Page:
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Primary lessons

The FSA’s proposals for primary advice are the latest attempt to strike the right balance between customer access and appropriate financial outcomes. Could the approach suggested in the retail distribution review achieve this or will it fail to make the hoped for impact?

Our view is that primary advice is an appropriate and workable solution which can meet the needs of the target market in a cost-effective way. How could it be made to work?

Target market and consumer needsThe target market for primary advice is medium-earners with relatively straightforward financial situations. Consumers need to be able to answer three questions:

l How much should I save?

l What type of product meets my needs?

l Where should I invest my money?

Primary advice tends not to work in other segments, for example, lower-income consumers, because issues such as the interaction between savings and benefits and the priority to be attached to debt repayment relative to saving bring in complications which tend to be difficult to address without more detailed advice.

Similarly, primary advice is not appropriate for all middle-income consumers, for example, where existing holdings such as pensions increase complexity.

Market segmentation will be key to identifying and targeting the right prospects. It needs to take account of the propensity to buy and the expected value of the customer. There is clearly no point in targeting customers with low value potential.

Tillinghast’s analysis shows the benefits of segmenting by propensity and value. For example, excluding the least attractive 30 per cent of a group of prospects generates an uplift in expected value of 125 per cent. Screening out the least attractive 50 per cent yields a 200 per cent uplift.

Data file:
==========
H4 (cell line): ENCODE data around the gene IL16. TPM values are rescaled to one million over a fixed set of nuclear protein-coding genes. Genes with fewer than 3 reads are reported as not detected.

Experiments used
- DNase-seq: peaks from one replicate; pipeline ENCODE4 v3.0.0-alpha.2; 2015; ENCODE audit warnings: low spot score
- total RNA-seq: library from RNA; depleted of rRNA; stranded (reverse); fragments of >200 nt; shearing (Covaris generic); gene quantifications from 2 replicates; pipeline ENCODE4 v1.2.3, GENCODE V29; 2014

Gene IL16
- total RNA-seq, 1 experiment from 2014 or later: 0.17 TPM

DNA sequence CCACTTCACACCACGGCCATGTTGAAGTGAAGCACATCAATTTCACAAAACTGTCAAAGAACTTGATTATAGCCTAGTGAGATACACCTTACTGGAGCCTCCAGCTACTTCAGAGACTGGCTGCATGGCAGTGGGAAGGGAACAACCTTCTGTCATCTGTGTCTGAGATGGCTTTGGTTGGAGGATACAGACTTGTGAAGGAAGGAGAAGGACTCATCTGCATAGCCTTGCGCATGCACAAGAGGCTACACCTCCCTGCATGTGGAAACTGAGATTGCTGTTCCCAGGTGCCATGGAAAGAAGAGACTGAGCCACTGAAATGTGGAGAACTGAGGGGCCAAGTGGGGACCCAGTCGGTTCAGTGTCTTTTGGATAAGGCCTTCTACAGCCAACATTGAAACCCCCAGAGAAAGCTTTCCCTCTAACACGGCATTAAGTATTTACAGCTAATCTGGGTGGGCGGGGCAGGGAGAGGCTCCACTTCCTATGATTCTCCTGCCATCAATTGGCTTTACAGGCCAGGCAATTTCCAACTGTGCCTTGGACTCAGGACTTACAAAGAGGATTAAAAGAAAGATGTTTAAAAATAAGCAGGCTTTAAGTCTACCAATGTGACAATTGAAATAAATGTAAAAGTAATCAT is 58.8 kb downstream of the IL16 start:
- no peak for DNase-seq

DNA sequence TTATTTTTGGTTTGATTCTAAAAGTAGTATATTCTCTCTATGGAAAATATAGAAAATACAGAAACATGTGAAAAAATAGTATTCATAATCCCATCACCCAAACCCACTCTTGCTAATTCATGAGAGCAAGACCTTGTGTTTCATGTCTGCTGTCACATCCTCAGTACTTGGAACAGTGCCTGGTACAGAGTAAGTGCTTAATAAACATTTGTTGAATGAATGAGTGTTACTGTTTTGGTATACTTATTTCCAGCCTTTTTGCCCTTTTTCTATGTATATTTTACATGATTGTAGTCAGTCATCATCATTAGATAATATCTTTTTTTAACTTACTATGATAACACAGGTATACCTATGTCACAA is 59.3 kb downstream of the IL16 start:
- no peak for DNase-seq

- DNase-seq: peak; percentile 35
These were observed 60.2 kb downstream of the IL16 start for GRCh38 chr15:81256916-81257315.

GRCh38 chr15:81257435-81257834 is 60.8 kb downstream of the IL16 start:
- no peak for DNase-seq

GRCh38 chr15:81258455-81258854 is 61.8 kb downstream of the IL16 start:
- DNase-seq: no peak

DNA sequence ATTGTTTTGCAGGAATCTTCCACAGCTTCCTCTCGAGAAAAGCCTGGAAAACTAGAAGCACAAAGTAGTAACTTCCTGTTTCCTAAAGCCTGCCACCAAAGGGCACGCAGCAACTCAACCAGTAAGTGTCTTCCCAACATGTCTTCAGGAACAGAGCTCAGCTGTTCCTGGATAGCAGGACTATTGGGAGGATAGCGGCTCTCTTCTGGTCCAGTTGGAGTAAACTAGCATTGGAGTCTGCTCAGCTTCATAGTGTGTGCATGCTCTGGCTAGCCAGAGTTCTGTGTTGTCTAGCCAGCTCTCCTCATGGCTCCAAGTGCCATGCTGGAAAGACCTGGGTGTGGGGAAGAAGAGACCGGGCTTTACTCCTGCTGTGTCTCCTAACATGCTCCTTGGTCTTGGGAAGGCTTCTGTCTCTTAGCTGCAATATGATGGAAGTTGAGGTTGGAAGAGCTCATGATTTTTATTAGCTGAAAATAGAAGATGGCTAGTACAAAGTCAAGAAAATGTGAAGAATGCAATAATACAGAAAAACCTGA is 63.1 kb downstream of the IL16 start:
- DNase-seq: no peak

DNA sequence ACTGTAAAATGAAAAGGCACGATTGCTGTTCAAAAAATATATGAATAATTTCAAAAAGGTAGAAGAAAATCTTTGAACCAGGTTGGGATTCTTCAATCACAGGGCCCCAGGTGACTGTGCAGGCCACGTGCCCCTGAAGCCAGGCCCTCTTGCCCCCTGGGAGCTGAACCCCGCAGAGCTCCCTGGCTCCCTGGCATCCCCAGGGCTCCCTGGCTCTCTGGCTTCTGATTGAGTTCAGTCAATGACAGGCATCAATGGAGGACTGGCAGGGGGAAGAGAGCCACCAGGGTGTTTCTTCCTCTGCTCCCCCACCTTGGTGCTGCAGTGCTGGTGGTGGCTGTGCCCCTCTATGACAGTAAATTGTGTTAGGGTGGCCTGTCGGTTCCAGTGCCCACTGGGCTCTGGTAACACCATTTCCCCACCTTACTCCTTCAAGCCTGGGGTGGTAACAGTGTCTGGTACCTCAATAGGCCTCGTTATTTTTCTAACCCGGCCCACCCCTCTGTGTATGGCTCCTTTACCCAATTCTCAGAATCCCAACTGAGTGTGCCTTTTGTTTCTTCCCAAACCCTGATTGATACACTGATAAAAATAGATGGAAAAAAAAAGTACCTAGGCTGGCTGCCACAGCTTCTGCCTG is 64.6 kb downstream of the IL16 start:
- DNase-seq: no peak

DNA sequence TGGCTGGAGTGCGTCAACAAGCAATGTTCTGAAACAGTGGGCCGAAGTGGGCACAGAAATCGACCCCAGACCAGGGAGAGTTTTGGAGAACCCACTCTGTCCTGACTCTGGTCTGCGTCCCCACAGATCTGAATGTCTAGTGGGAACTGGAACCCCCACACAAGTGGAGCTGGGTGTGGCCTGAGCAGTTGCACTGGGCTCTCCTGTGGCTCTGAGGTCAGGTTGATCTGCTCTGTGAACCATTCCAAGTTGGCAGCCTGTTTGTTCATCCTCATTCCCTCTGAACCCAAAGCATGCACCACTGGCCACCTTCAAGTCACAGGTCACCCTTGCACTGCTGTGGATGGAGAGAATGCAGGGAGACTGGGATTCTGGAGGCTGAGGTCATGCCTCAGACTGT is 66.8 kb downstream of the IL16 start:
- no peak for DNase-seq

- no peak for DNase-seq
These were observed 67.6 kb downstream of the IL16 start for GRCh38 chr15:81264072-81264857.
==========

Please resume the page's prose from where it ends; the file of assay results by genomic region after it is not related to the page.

Meeting consumer needs with primary adviceA functioning primary advice process would involve four main steps:

l Gather information about the consumer and their needs.

l Run suitability tests and identify solutions.

l Explain the solution to the consumer in terms they can understand.

l Facilitate the transaction.

In the case of investment products, the purchase will be of a simple tax wrapper containing a packaged investment. The product will have the characteristics of a commodity, enabling the supplier of primary advice to concentrate on selecting the right type of product and ensuring the customer is comfortable with the purchase, rather than concentrating on selecting between different providers.

We believe successful primary advice models will share three characteristics. The first is a high degree of automation and process control. This will be needed to protect consumers and suppliers. The process puts clear boundaries round the scope of the service, helps to navigate the customer to the right decision and supports the delivery of the same outcome in identical situations.

Given the reliance on process and systems, many of the components are already available, such as customer needs and risk assessment tools, product selection software and straight-through processing. Successful primary advice models will combine these tools to create an engaging customer-buying experience and help to control risks and cost of sale for suppliers.

The second winning characteristic will be to recognise that systems and processes are not sufficient. Customer engagement and clear communication will be vitally important and high quality sales and interpersonal skills will be needed if primary advice is to reach its potential.

Our sales process and business reviews tell us that creating customer engagement and understanding – one of the best risk management tools of all – remains a real challenge for suppliers.

High throughput customer acquisition methods such as bancassurance and perhaps worksite marketing will be best positioned to offset the cost of delivery platforms. However, we can envisage cases where primary advice platforms could be made available to smaller-scale distributors on a rental basis.

Primary advice can offer a workable solution to a fundamental flaw in our industry – its inability to cost-effectively serve the needs of a high proportion of its target market.

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